Texas Erythema Multiforme Lawyer

Texas Injury Lawyer for Erythema Multiforme Side EffectsErythema multiforme is a skin reaction that has been linked to medications like Avelox, Cipro, Lamictal, Dilantin, Motrin, and Zithromax.

Need a Texas Erythema Multiforme Lawyer? Collen A. Clark is a true advocate for his clients and is passionate about helping Texans that have been injured or wronged. If you or a loved one was diagnosed with a severe skin rash, you should contact our lawyers immediately. You may be entitled to compensation by filing a lawsuit.

What is Erythema Multiforme?

Erythema Multiforme (EM) is a skin reaction that is usually mild and goes away in a few weeks. Other symptoms can also occur. In severe cases, it can be life-threatening or deadly.

What Causes Erythema Multiforme?

Herpes simplex virus (HSV1) infection causes most cases of erythema multiforme. Some people get a mouth sore or a cold sore on their lips 3-14 days before the rash. It can also be caused by medications.

What Medications Can Cause Erythema Multiforme?

Major cases of erythema multiforme are usually caused by medications like antibiotics, NSAID painkillers (ibuprofen), and anti-seizure medications. Some of these medications include:

Erythema Multiforme vs. SJS and TEN

Erythema multiforme closely resembles Stevens-Johnson Syndrome (SJS) and Toxic Epidermal Necrolysis (TEN), but they are distinct diseases. SJS and TEN are rarer than erythema multiforme, usually more serious, and mostly caused by medications rather than herpes.

Mild Case of Erythema Multiforme

Minor cases of erythema multiforme cause a small skin rash without involving the mucous membranes. The rash is slightly itchy or uncomfortable. It usually fades over 2-4 weeks without scarring or skin discoloration.

Major Case of Erythema Multiforme

Major cases of erythema multiforme cause a whole-body skin rash and inflammation of the mucous membranes. Lesions and blisters develop on the throat, lips, eyes, and genitals, accompanied by fever and extreme fatigue. Up to 10% of the skin may die and peel off.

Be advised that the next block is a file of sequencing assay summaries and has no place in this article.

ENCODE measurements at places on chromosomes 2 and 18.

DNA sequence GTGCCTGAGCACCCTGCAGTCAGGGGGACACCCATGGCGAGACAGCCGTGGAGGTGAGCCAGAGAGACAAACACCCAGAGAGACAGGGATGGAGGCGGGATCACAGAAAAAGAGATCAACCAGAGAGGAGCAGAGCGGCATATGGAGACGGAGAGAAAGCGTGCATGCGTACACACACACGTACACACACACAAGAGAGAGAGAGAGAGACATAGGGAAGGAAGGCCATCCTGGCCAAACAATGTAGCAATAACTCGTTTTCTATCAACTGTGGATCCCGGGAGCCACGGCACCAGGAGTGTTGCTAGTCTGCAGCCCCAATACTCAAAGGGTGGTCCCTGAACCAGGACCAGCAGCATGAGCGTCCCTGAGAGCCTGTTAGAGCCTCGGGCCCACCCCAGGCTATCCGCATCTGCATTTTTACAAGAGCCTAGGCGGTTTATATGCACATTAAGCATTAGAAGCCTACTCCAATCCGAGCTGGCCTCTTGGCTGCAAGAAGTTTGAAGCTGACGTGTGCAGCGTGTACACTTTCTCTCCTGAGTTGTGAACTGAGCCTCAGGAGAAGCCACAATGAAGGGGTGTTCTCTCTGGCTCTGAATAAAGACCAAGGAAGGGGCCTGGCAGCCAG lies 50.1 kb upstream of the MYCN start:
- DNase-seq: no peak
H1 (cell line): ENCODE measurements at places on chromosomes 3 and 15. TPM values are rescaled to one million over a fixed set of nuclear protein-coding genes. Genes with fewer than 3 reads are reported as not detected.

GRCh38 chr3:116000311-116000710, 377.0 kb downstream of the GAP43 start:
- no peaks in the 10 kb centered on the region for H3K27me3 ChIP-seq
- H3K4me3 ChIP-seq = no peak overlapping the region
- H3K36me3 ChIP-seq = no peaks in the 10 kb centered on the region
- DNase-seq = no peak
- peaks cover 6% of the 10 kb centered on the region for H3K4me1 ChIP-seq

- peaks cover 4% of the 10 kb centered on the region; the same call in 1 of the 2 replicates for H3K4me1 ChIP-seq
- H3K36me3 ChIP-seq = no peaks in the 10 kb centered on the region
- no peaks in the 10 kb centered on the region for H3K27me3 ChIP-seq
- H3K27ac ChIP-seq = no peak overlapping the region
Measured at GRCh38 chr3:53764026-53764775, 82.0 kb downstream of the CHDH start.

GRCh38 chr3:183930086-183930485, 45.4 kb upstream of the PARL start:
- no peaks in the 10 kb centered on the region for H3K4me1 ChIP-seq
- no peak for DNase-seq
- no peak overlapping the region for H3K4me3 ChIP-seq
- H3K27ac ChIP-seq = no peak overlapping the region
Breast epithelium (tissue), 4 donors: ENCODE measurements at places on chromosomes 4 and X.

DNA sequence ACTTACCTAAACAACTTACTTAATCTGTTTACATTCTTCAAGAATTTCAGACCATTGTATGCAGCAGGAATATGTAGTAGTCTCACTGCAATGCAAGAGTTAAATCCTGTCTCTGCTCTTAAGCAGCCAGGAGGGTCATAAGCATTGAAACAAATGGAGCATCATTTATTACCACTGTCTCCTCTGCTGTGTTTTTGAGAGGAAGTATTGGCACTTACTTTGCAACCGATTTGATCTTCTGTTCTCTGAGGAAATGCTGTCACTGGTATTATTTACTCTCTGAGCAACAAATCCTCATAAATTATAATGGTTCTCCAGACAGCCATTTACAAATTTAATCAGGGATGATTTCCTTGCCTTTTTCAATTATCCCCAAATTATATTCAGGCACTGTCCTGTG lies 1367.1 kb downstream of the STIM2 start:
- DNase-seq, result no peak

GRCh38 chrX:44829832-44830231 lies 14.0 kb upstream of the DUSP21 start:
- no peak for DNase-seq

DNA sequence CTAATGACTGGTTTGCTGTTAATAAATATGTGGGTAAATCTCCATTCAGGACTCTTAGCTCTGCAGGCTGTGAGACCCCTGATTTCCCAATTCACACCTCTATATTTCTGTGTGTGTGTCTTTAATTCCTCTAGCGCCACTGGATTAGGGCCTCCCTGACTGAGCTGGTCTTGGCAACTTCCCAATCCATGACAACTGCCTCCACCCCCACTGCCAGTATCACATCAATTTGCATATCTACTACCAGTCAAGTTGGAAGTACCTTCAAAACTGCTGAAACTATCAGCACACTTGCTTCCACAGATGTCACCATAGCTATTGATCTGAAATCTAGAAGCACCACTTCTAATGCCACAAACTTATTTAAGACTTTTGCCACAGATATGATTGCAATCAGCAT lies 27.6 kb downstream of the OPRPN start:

Early Signs of Erythema Multiforme

The rash appears suddenly and spreads over a few days. It usually starts on the hands or feet before spreading to the arms, legs, upper body, and face. The rash looks like small red spots or a “bulls-eye.” The spots may become raised patches a few centimeters in size.

Other Symptoms of Erythema Multiforme

  • Fever
  • Fatigue
  • Headache
  • Mouth sores that make it hard to eat and drink
  • Swollen lips covered in crusts
  • Genital sores
  • Urinary pain
  • Eye sores
  • Blurry vision and sensitivity to light
  • Muscle aches

Long Term Effects of Erythema Multiforme

Most people completely recover within 2-6 weeks and do not have long-term scarring. The risk of other long-term side effects increases for people who had infections or major rashes. There is a risk of permanent vision problems, organ damage, and skin disfigurement.

Life After Erythema Multiforme

Erythema multiforme can return, especially if it was caused by herpes. Patients may need to take anti-viral medications to prevent herpes outbreaks if they occur frequently. If it was caused by a medication, the patient will no longer be able to take that medication safely.

Need an Erythema Multiforme Lawyer in Texas?

Collen A. Clark is a true advocate for his clients and is passionate about helping Texans that have been injured or wronged.

Collen’s amazing success in the courtroom and well known dedication to his clients has earned him the recognition of his peers as one of The Top Trial Lawyers in Texas.”

The Clark Firm has assembled a team of trial lawyers with more than 100 years experience, participation in over 600 jury trials and $260 million in verdicts and/or settlements. Please use the form below to contact our Texas erythema eultiforme lawyers for a free lawsuit review.

Free Case Review

Verified 100% Secure Site

To contact us for a free review of your potential case, please fill out the form below or call us toll free 24 hrs/day by dialing: (866) 879-3040.

*
*
*